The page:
March 06, 2017
2 min read
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Sports activities at the 18th EFORT Congress: All about the spine

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EFORT

Regardless of incidence, cervical spine injuries are always dreaded in sports practice, especially in contact sports, where rules anticipate physical impact of the opponent, and in skiing, in which spine injury is often critical.

During the upcoming EFORT Congress in Vienna, a symposium lead by Professor Patricia Thoreux, sports surgeon at Assistance Publique-Hôpitaux de Paris, Université Paris XIII, will focus on diagnosis, treatment and complications of the most common spine injuries observed in judo, rugby and winter sports to present more options to prevent severe spine injuries.

Vienna

Cervical Spine Injuries in Sports Practice | Friday 2 June 2017| 15:00 to 16:30

Spine injuries in sport practice represent a great challenge for orthopaedic and trauma surgeons mainly because of the severity of potential sequelae, ranging from partial disability to final tetraplegia. Within sports injuries, the most current problems faced by experts are acute trauma (cervical fractures, ligamentous injuries, disc herniation) and many types of neurological complications, which are also sometimes associated with the development of chronic diseases. For instance, the degenerative process responsible for cervical spine stenosis is a major risk factor for medullar concussion and is reason enough to prematurely end a high-level athlete’s career.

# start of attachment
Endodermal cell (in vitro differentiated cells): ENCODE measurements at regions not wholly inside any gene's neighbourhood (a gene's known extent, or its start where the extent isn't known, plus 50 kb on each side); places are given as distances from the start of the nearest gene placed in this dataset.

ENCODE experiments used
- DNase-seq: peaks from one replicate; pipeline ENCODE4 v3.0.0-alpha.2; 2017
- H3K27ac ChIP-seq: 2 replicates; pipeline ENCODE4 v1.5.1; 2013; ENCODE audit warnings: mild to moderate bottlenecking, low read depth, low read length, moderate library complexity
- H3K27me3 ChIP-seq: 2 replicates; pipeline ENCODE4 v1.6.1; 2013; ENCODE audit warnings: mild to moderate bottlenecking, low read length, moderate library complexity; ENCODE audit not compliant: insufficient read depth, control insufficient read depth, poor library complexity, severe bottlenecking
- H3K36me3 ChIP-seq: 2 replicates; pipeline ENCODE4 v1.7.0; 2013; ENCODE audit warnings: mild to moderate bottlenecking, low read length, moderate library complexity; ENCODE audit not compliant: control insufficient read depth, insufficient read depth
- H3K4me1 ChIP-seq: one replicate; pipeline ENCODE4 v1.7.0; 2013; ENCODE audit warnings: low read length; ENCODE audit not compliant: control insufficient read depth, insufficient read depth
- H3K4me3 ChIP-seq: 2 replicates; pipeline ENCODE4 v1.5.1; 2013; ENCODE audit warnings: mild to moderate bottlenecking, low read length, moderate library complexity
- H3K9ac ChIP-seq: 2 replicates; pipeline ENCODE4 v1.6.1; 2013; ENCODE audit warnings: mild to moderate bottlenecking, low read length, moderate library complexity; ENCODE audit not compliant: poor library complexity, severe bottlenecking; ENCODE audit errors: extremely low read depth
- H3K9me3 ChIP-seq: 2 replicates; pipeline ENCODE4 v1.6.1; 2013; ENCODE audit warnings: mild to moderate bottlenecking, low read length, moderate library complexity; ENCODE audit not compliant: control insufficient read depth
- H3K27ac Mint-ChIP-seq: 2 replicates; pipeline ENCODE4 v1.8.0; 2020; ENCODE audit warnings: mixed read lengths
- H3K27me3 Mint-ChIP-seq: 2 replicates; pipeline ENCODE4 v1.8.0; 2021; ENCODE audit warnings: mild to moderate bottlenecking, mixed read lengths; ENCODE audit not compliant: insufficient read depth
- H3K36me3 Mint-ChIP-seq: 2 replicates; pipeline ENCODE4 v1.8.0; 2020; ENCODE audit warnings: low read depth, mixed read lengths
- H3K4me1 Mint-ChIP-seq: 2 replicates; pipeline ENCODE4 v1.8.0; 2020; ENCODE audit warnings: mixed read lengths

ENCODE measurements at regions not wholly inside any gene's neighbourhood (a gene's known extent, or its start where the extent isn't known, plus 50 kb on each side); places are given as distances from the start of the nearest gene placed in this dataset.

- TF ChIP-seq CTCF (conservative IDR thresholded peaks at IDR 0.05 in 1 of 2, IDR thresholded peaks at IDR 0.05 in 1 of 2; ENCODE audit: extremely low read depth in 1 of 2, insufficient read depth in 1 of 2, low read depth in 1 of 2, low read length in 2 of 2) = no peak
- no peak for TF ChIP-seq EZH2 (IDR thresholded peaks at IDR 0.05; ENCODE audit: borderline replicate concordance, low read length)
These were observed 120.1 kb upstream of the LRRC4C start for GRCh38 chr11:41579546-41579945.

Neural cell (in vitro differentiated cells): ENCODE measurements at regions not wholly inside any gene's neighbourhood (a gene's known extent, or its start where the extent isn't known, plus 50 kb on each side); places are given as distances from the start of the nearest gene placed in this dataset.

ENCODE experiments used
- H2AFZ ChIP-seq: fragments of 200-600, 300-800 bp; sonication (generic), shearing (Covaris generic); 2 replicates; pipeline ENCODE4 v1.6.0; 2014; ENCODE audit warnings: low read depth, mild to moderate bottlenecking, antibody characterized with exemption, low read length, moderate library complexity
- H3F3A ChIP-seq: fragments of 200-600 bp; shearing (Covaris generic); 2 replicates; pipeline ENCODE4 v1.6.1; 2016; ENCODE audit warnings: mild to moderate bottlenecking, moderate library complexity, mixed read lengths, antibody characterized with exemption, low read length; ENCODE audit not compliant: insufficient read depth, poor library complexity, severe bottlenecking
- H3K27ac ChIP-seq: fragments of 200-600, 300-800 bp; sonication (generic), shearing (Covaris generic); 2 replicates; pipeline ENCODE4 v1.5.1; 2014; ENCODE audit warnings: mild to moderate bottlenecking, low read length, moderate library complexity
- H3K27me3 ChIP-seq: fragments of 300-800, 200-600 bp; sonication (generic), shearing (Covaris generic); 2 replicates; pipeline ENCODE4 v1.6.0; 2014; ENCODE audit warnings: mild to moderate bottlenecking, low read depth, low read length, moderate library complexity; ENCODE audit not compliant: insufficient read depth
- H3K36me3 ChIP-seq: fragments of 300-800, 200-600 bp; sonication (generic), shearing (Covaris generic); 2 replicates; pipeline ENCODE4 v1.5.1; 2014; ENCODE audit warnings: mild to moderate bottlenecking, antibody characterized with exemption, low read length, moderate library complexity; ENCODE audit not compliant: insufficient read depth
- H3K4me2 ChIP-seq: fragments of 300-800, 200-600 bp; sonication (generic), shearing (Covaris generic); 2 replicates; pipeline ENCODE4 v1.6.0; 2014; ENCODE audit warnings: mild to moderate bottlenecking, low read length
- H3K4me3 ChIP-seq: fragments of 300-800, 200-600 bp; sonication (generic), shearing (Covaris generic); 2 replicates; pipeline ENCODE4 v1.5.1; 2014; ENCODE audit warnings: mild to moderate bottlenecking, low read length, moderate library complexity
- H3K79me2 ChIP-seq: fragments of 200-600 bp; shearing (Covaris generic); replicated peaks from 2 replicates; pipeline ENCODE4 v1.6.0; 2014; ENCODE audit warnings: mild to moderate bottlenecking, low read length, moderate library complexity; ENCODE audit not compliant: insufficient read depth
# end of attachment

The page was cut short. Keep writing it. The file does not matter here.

Cervical Pain

Better knowledge about these complications and occurrence rates has opened the door for dedicated research programs, for changes in the official sports regulations (scrum rules, helmet characteristics, etc.), systematic screening for individual risk factors and consolidation of specific prevention guidelines.

This round table on spine injuries conducted by sport orthopaedic and trauma specialists will strive to show how research results increase the ability to prevent injuries and how work done for specific sports has helped improve the way injuries are handled across a range of sports today. Return to sport after cervical spine surgery will be discussed to highlight long-term treatment results and monitoring.

Moderation: Patricia Thoreux (France)

Cervical Spine Injuries in Judo and Combat Sports
Maximilien Jung (Switzerland)

Cervical Spine Injuries in Rugby
Mike Carmont (United Kingdom)

Cervical Spine Injuries in Winter Sports
Aleix Vidal (Spain)

How to Prevent Cervical Spine Injuries? The Experience of the FIA Prevention Program
Andy Mellor (United Kingdom)

“Sports Activities & Orthopaedic Practice,” the main theme of the upcoming EFORT Congress in Vienna, echoes the need for orthopaedic and trauma surgeons to provide the best medical care to an increasingly active population.

Attendance at these sessions is included in the full congress registration. You can sign up on our registration platform and enhance your EFORT experience.